Rescuing Rain Lilies

As gardeners, aren't we all tempted by beautiful plants that occur along the roadsides and in other public places? If we only take a few, it won't make much difference, right? Wrong!

Even if it weren't illegal, it is selfish to remove plants from roadsides where we all can enjoy them to the seclusion of your own yard. These days, many of the roadside wildflowers are planted by the Department of Transportation. We certainly should not be taking these plants, whether they were planted by Mother Nature or purchased with our taxes. But under certain circumstances you can get a permit to do so. A road near my house is due to be widened from two lanes to four. When the road construction begins, a sizable population of beautiful native rain lilies (Zephyranthes atamasca) in a ditch next to this road would be buried.

This native rain lily occurs from north central Florida through the panhandle and is threatened in the state. It's classified as facultative wetland plant that usually grows in damp places, but can also survive in drier habitats. I love rain lilies, because you never know exactly when you'll see them. They tend to sprout in the spring after a good rain. Maybe this is why they are also called fairly lilies or zephyr lilies. The rain lilies are not true lilies, but belong to the amaryllis family—Amaryllidaceae. Their flowers are similar to lilies in that they have the six tepals. The tepals all look the same, but in reality the three on the inside are petals and the ones on the outside are sepals, hence the term "tepal."

I contacted Clay County and found the right department to obtain a permit to rescue these lilies. Because this was a road project, I applied for a public works permit. As part of the application process, I needed to map out the exact location and someone from the county came out to inspect the site and took a photo—a copy of which was included with the permit papers.

By the time I received the permit and could recruit some assistance from Pete Johnson and Ed Rutherford, two fellow FNPS members, the ditch had been mowed and the rain lilies were no longer blooming. They were not easy to find even with the help of my map. We did find a section of the ditch where the vegetation was different and after more than a few empty shovels full; we found some bulbs. We had to sniff the bulbs to make sure that they were not the wild garlic (Allium canadense), which also grows in this ditch. (I wrote about the garlic a few weeks ago on this blog.)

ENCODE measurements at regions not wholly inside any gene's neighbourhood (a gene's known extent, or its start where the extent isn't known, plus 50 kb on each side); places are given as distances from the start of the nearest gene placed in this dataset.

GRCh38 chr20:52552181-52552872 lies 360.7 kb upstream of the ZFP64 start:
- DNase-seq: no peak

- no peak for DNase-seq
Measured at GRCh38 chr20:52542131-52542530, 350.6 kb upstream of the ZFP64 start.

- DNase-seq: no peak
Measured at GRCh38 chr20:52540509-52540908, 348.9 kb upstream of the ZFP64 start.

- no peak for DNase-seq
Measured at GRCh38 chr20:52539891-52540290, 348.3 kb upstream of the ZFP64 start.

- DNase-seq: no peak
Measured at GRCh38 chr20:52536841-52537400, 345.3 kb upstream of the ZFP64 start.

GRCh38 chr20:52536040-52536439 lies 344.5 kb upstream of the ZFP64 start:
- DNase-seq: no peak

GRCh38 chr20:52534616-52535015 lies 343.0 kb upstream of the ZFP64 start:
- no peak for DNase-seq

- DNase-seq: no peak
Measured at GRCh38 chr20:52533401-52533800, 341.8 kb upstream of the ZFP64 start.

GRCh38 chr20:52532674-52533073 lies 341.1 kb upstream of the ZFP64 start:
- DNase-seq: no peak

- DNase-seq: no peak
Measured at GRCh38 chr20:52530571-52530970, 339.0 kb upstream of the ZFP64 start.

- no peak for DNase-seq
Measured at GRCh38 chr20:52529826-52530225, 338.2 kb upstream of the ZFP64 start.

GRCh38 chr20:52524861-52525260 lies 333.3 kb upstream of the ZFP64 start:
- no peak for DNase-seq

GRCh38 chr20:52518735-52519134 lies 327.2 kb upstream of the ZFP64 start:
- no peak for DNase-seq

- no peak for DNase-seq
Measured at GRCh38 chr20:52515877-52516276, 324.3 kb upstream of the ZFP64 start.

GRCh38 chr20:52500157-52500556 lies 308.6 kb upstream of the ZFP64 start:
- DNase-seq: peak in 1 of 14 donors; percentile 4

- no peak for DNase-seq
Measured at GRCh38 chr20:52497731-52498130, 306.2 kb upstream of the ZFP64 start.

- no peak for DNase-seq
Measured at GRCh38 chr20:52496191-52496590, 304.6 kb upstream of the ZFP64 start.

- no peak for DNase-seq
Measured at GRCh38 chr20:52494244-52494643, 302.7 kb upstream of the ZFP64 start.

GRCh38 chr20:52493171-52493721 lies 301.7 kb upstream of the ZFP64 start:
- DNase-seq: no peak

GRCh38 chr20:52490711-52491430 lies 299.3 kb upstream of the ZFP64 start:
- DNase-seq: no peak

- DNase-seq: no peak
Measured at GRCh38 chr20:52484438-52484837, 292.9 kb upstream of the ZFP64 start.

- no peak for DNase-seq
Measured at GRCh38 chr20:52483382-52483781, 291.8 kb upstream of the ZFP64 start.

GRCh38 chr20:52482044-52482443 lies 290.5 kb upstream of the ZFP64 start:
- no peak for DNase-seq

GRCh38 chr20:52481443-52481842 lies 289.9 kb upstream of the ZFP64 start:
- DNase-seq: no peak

Ed was the first to come up with a good shovelful of rain lily bulbs. Once we found the right part of the ditch we were able to dig up about 100 or so bulbs. As required on the permit, we filled up our holes and tamped the sandy soil in back in place so the county mowers can easily mow this area until the construction starts.

I'm sure we missed a good portion of the population because we were digging blind. If we're lucky, the road construction will not start until after next spring when the rain lilies will be in bloom again. I'll file for an extension on the permit and hope to rescue the rest of them.
Pete and Ed planted these rescued bulbs at the Jacksonville Arboretum: some along the ravine trail and the rest in a dry retention pond. I will visit the arboretum next spring to take photos of the relocated rain lilies.

If you're looking to add these beautiful native rain lilies to your rain garden or other moist area, be sure to purchase them from a legitimate native nursery operation. Please don't remove plants from our roadsides or any other public land without a permit.

Ginny Stibolt


Ginny Stibolt said…
If you're in the Jacksonville area, Jacksonville arboretum is a worthwhile stop. It's 120 acres just off 9A on the east side of town and consists of mature forested areas, a lake with streams, and walking trails throughout.
sweetpea said…
I will be vacationing in Jax for the 4th. I am by the St John's Town Center, by Southside. Can you tell a little more how to get to the aubortourium (OOPS).
Ginny Stibolt said…

Go north on 9A; exit east on Monument Road; take quick left on Millcoe Road; go 1/4 mile and turn right into the Arboretum parking area. The address is 1445 Millcoe. It's open from 8am to 7pm seven days per week. Dogs must be leashed.
For more info see:

Enjoy your holiday.
Anonymous said…
Cool about rescuing lilies!

Could you tell me if the rain lilies I have are the same species? And if they are different - what are they? I am thinking of moving some from my yard to our new place in Gainesville and am wondering if they are natives. Thanks!
Ginny Stibolt said…
The pinkish rain lilies in your photo are beautiful, but they are not native.
Anonymous said…
Thanks Ginny! Do you happen to know what species they are? They are common around town in Tampa.
Ginny Stibolt said…
Probably Zephyranthes Rosea, te Cuban rain lily.
Anonymous said…

Popular posts from this blog

Tropical Milkweed is Harmful to Monarchs & Florida Ecosystems

Australian Pine: One of Florida's Least Wanted

Florida Native Azaleas